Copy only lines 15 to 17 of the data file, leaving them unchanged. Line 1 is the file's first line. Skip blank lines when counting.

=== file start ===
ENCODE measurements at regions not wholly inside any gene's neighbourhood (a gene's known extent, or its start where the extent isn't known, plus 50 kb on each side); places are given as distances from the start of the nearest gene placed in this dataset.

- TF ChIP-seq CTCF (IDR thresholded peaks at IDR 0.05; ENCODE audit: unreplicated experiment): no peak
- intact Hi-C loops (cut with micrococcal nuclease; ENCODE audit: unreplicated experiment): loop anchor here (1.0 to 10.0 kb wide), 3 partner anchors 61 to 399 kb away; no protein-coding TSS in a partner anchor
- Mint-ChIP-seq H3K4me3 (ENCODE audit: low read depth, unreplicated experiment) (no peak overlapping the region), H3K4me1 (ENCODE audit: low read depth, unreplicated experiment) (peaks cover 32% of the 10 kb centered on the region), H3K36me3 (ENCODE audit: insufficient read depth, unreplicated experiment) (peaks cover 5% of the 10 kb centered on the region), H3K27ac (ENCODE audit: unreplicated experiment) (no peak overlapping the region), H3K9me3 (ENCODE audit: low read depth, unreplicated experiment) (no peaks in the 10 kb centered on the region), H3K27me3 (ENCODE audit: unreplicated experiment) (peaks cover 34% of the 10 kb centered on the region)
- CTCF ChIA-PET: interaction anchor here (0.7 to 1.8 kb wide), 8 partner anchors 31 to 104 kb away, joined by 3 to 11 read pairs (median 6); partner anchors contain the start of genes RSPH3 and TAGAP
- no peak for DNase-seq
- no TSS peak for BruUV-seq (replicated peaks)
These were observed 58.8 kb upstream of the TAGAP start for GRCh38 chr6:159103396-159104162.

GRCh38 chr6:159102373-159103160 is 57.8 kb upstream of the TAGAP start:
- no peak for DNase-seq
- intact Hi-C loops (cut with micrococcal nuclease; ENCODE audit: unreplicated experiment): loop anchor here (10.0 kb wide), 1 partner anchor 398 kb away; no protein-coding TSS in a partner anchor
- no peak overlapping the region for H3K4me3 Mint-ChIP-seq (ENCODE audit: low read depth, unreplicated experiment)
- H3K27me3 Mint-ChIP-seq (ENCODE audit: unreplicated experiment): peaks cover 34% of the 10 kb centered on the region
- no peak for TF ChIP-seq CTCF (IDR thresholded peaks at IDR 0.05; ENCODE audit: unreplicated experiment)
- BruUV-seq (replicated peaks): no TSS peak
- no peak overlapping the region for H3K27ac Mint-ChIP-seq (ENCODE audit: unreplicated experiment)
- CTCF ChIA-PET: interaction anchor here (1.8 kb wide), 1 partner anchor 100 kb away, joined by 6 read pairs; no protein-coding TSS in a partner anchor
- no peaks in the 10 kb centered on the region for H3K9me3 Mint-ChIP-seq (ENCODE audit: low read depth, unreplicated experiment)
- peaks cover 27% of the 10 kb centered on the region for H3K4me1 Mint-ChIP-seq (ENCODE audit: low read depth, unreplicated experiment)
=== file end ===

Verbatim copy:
- BruUV-seq (replicated peaks): no TSS peak
- no peak overlapping the region for H3K27ac Mint-ChIP-seq (ENCODE audit: unreplicated experiment)
- CTCF ChIA-PET: interaction anchor here (1.8 kb wide), 1 partner anchor 100 kb away, joined by 6 read pairs; no protein-coding TSS in a partner anchor